Just Say NO To These 3 Common Car Dealer Offers

While the joy of buying a new car, especially in these chaotic times, is a satisfying accomplishment, some dealers want even more from you than the sale of a car. They want to sell you extra insurance or a warranty that you don’t really need, or will ever use. So when it comes to buying from a car dealership, just say no to these three extra offerings that only add more to your monthly payments. 

What is a third-party warranty?

Car warranties
Car insurance and warranties | Getty

Sometimes dealers will call it an extended warranty or service contract. Whatever they call it, you don’t need it. First of all, you already have a warranty from the factory for a new car. It should cover everything from minor problems to catastrophic events like engine failure. And these warranties cover many years and many miles. So what is there beyond the manufacturer’s warranty would you need an extended warranty for? 

Whatever coverage you may get from a service contract is murky. Coverage and protection, in many cases, can be vague. Most are located out of state, which only adds to potential problems should you think you need them.

Another problem is that there are dealers who sell you the warranty but never complete the transaction. So they pocket the extra money and call it a day. If you were to catch them, they would apologize and say someone didn’t turn in the paperwork. But how many times do you think a dealership would forget to turn paperwork in? 

If service and warranties are important to you, get a detailed description of what comes with the factory warranty first. Then compare it, if you can, to what’s offered in the extended warranty. Look at what is actually covered, and how much it pays towards that coverage. Get everything in writing or better yet, just say no.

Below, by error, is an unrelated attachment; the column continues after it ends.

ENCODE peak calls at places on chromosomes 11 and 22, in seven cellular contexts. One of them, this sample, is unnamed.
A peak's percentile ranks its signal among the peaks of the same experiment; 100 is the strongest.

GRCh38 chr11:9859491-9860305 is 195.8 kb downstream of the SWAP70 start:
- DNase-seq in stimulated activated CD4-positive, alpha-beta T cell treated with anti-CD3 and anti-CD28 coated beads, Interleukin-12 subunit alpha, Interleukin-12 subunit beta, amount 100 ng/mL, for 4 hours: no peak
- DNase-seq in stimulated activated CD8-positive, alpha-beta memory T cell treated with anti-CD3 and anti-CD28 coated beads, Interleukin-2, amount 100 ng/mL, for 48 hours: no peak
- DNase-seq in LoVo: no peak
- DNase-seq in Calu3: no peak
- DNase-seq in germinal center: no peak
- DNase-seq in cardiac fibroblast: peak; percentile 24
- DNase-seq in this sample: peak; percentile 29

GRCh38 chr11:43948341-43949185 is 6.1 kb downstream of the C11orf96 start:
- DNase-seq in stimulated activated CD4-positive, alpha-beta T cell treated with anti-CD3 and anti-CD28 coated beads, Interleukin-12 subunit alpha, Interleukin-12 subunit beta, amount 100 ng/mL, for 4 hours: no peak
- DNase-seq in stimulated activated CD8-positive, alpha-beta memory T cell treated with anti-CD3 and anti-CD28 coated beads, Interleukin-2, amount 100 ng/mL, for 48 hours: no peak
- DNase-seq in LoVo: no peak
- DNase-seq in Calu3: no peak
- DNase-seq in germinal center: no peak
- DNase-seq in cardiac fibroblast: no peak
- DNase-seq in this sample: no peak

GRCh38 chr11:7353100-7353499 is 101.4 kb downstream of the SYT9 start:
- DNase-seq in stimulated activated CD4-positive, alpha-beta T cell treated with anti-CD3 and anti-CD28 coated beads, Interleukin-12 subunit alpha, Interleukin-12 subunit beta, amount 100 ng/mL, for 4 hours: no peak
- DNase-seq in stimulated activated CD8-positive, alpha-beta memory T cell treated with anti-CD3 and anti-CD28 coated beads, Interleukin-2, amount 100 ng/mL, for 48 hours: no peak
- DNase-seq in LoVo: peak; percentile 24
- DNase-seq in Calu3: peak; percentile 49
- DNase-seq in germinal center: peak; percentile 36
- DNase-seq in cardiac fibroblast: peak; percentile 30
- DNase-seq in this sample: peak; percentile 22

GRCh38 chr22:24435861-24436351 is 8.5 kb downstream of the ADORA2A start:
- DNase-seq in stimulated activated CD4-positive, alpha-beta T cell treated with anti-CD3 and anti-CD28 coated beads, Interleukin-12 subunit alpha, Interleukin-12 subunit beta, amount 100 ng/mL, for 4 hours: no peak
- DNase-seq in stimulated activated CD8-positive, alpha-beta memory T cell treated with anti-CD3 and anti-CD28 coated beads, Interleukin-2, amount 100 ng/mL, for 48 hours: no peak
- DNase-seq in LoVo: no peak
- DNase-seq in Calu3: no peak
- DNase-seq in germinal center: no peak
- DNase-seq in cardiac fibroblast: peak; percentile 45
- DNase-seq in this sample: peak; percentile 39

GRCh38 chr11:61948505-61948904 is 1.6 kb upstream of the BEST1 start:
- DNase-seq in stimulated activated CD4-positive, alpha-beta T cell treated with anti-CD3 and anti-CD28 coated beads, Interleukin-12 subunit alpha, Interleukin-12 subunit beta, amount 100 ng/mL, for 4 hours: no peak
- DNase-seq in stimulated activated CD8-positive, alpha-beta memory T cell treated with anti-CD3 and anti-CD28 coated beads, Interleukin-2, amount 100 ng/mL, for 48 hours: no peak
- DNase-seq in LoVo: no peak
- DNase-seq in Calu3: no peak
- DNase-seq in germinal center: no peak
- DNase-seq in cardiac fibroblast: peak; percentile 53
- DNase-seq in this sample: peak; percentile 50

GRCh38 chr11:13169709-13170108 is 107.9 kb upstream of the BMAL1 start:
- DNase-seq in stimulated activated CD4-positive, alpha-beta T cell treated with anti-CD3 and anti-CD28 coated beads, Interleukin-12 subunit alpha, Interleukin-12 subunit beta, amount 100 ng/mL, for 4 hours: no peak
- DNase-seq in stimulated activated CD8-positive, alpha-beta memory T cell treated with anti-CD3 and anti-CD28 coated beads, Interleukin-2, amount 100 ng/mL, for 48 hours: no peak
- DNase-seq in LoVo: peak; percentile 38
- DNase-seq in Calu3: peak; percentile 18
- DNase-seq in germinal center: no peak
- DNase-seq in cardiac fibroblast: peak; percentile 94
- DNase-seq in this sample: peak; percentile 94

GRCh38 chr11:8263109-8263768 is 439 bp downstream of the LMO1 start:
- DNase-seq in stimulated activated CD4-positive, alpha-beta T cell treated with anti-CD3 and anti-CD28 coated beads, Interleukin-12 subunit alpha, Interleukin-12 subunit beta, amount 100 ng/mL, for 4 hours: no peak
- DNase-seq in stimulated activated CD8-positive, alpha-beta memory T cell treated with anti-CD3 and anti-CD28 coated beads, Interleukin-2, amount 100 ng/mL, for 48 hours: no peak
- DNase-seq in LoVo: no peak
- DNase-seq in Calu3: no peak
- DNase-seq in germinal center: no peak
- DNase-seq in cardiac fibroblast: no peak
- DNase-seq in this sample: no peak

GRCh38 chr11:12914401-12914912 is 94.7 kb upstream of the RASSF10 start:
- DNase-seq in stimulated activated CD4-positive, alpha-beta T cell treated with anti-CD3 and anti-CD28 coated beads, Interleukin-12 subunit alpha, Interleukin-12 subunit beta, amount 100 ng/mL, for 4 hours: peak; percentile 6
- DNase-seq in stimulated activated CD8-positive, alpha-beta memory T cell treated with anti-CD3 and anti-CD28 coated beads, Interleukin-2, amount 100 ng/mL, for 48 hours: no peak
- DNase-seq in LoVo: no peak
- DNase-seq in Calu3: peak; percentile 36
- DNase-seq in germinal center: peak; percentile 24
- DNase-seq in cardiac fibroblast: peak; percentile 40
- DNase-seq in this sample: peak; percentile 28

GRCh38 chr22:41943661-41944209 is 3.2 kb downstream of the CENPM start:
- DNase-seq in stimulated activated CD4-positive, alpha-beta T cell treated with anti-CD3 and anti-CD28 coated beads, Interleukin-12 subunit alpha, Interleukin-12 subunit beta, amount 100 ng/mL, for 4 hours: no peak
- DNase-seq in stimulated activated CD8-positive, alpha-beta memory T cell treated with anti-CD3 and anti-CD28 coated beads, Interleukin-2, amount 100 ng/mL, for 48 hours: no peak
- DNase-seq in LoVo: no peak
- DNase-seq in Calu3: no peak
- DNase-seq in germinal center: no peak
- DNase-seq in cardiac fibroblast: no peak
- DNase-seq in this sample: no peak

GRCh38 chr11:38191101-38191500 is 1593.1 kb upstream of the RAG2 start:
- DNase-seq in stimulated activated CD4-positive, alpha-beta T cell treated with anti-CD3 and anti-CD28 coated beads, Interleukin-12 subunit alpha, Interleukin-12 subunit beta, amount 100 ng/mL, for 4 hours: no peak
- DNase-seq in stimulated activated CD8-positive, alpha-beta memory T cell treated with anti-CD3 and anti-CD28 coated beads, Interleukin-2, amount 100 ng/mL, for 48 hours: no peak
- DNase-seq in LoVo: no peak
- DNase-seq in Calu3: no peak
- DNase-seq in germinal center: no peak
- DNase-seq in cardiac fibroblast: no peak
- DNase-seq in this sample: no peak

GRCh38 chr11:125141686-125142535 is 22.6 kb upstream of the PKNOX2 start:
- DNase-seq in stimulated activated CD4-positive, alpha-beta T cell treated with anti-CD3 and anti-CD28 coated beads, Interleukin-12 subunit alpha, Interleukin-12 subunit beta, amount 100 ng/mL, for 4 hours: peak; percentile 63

What is gap insurance?

Selling cars
Buying and selling a car, insurance, and warranties | Getty

There is another product that has dubious benefits. Gap insurance offers complete coverage for a totaled leased or financed vehicle. It is offered especially for those buyers that lease or finance a car.

If you buy it separately from an insurance company, it normally runs around $25 extra a month. Some car dealerships, on the other hand, charge you far more for the coverage. And as with the third-party insurance, a few dealers will keep that money and you never actually get the coverage. 

If it sounds like a product you want to take advantage of, see the costs first. What is covered and for how much money? Are there deductibles? Get everything written into your contract so you have the necessary information should you need to sue down the road. 

Should you have credit life disability insurance?

flash flood
Flash floods, who pays? | Getty

Credit life disability insurance covers part of, or all of, your car loan should you pass away or are unable to work. According to ValuePenguin, a smarter option is to just get term life insurance. It’s the cheapest type of coverage you can buy. It will cover loans and other expenses. The other thing is that credit life insurance is rarely, if ever, actually used. 

RELATED: What’s the Difference Between an Extended Warranty and a Basic One?